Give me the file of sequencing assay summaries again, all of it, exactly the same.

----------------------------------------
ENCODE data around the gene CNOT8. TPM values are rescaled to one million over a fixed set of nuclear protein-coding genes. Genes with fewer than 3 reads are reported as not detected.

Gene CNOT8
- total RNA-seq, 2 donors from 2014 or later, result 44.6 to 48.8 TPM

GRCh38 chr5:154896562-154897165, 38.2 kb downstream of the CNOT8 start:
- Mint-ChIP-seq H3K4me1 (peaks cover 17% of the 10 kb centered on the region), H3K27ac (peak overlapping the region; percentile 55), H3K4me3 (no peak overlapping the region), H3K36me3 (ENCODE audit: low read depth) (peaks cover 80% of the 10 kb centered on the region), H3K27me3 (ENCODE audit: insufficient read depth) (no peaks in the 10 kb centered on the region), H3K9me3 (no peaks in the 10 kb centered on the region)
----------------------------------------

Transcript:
ENCODE data around the gene CNOT8. TPM values are rescaled to one million over a fixed set of nuclear protein-coding genes. Genes with fewer than 3 reads are reported as not detected.

Gene CNOT8
- total RNA-seq, 2 donors from 2014 or later, result 44.6 to 48.8 TPM

GRCh38 chr5:154896562-154897165, 38.2 kb downstream of the CNOT8 start:
- Mint-ChIP-seq H3K4me1 (peaks cover 17% of the 10 kb centered on the region), H3K27ac (peak overlapping the region; percentile 55), H3K4me3 (no peak overlapping the region), H3K36me3 (ENCODE audit: low read depth) (peaks cover 80% of the 10 kb centered on the region), H3K27me3 (ENCODE audit: insufficient read depth) (no peaks in the 10 kb centered on the region), H3K9me3 (no peaks in the 10 kb centered on the region)